WASHINGTON — Four years ago, Amy Coney Barrett was a little-known law professor in Indiana. Within weeks, she is likely to be the newest associate justice on the U.S. Supreme Court.

Barrett's fast-track rise, set to drive the nation's highest court to the right for a generation or longer, is the fulfillment of a decadeslong effort by conservatives to remake the federal bench that kicked into high gear after President Donald Trump was elected. For Trump, whose 2016 victory was bolstered by white evangelicals' reluctant support of his candidacy tied to his promise to fill the seat vacated by the death of Supreme Court Justice Antonin Scalia with a conservative, the latest nomination brings his first term full circle.

Even before Ruth Bader Ginsburg's death, Trump was campaigning for reelection in 2020 on his record of confirming more than 200 federal judges during his first term, fulfilling a generational aim of conservative legal activists.

"Today's nomination is the capstone of a more than four-year process where the president seized upon the issue, stayed focused, and called attention to a small bench of very talented people who he could put on the Supreme Court," said Leonard Leo, of the conservative Federalist Society.

The following account is based on information from five people familiar with the process and the president's thinking who were not authorized to speak publicly about the details.

Within weeks of Trump's victory in 2016, incoming White House counsel Don McGahn, Leo and a handful of other attorneys set about drawing up lists of potential nominees for more than 100 federal judicial vacancies. First among them was the Supreme Court vacancy created by the death of Scalia, but they also dug deeper.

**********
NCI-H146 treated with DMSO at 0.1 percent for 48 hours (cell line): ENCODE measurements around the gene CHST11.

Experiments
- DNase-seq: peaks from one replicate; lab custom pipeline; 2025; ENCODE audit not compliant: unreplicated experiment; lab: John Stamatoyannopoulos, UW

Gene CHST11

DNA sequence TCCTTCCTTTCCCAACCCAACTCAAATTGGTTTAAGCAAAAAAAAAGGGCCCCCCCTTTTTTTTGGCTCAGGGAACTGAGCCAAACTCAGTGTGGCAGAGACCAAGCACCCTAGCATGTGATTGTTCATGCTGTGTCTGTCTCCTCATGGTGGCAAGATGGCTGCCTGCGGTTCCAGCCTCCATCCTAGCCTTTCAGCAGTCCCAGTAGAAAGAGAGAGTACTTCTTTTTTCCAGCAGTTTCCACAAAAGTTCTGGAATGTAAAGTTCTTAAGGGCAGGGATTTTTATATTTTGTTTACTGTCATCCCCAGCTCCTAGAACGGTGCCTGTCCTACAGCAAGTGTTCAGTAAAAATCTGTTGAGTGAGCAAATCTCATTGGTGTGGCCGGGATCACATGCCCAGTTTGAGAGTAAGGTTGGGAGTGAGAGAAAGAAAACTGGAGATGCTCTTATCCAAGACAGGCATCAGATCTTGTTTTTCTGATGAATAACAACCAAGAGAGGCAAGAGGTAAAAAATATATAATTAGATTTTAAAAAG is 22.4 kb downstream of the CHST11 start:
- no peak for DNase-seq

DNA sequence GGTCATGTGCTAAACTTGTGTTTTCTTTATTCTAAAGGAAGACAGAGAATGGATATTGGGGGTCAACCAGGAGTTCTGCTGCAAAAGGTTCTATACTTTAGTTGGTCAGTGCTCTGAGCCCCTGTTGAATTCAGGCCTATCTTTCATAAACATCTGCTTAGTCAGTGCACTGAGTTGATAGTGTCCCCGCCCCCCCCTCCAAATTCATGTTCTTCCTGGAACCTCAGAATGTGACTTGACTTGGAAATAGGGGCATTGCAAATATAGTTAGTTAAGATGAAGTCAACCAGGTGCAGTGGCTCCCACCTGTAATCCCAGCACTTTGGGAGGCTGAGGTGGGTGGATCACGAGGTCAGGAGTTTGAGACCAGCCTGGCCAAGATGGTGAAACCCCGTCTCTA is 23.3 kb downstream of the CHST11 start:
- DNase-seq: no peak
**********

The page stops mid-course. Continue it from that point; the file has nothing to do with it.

Barrett, then a law professor at Notre Dame, was not well known in political circles in Indiana and almost unheard of nationally. But she found herself on the list of potential picks for the 7th U.S. Circuit Court of Appeals, in large part thanks to McGahn. A fellow Notre Dame alum, McGahn knew Barrett from conservative legal circles, like Leo's influential Federalist Society, and talked her up to the Indiana congressional delegation.

Barrett faced a bruising nomination battle for the appellate seat in 2017 that caught the attention of Trump, who was impressed with her ability to keep her cool under critical questioning by Democratic senators, including a grilling by Sen. Dianne Feinstein of California regarding her Catholic faith.

"I think in your case, professor, when you read your speeches, the conclusion one draws is that the dogma lives loudly within you," Feinstein said. "And that's of concern when you come to big issues that large numbers of people have fought for, for years in this country."

Barrett's was the only confirmation hearing for an appellate judge that McGahn sat through in person on Capitol Hill, and the only investiture he attended when she took her seat on the 7th Circuit. After Barrett was confirmed 55-43, with three Democrats voting to confirm, some White House lawyers made coffee mugs with the phrase: "The dogma lives loudly within you."